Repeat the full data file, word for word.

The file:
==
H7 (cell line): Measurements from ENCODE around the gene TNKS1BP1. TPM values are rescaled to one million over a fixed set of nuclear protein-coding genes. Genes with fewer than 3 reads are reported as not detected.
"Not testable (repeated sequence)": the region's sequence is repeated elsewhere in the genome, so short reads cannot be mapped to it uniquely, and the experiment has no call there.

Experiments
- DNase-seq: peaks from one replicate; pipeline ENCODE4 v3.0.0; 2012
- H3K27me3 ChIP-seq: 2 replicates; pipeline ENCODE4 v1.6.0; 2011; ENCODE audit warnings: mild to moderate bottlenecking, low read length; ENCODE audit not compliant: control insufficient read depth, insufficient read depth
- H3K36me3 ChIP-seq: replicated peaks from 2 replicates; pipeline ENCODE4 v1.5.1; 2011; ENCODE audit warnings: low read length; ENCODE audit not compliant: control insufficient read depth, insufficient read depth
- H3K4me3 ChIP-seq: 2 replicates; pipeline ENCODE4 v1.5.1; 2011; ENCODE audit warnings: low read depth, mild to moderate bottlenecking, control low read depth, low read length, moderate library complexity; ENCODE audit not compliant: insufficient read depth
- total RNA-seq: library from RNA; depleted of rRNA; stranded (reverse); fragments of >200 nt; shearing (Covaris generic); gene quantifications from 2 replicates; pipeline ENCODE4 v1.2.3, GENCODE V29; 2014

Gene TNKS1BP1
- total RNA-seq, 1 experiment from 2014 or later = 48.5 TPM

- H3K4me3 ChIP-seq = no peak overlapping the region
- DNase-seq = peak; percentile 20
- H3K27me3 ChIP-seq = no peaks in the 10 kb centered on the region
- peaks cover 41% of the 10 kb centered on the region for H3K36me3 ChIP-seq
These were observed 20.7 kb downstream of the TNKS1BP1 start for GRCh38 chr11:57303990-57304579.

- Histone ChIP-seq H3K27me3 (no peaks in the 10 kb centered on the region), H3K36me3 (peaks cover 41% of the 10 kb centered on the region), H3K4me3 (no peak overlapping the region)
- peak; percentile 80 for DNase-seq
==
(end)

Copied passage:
H7 (cell line): Measurements from ENCODE around the gene TNKS1BP1. TPM values are rescaled to one million over a fixed set of nuclear protein-coding genes. Genes with fewer than 3 reads are reported as not detected.
"Not testable (repeated sequence)": the region's sequence is repeated elsewhere in the genome, so short reads cannot be mapped to it uniquely, and the experiment has no call there.

Experiments
- DNase-seq: peaks from one replicate; pipeline ENCODE4 v3.0.0; 2012
- H3K27me3 ChIP-seq: 2 replicates; pipeline ENCODE4 v1.6.0; 2011; ENCODE audit warnings: mild to moderate bottlenecking, low read length; ENCODE audit not compliant: control insufficient read depth, insufficient read depth
- H3K36me3 ChIP-seq: replicated peaks from 2 replicates; pipeline ENCODE4 v1.5.1; 2011; ENCODE audit warnings: low read length; ENCODE audit not compliant: control insufficient read depth, insufficient read depth
- H3K4me3 ChIP-seq: 2 replicates; pipeline ENCODE4 v1.5.1; 2011; ENCODE audit warnings: low read depth, mild to moderate bottlenecking, control low read depth, low read length, moderate library complexity; ENCODE audit not compliant: insufficient read depth
- total RNA-seq: library from RNA; depleted of rRNA; stranded (reverse); fragments of >200 nt; shearing (Covaris generic); gene quantifications from 2 replicates; pipeline ENCODE4 v1.2.3, GENCODE V29; 2014

Gene TNKS1BP1
- total RNA-seq, 1 experiment from 2014 or later = 48.5 TPM

- H3K4me3 ChIP-seq = no peak overlapping the region
- DNase-seq = peak; percentile 20
- H3K27me3 ChIP-seq = no peaks in the 10 kb centered on the region
- peaks cover 41% of the 10 kb centered on the region for H3K36me3 ChIP-seq
These were observed 20.7 kb downstream of the TNKS1BP1 start for GRCh38 chr11:57303990-57304579.

- Histone ChIP-seq H3K27me3 (no peaks in the 10 kb centered on the region), H3K36me3 (peaks cover 41% of the 10 kb centered on the region), H3K4me3 (no peak overlapping the region)
- peak; percentile 80 for DNase-seq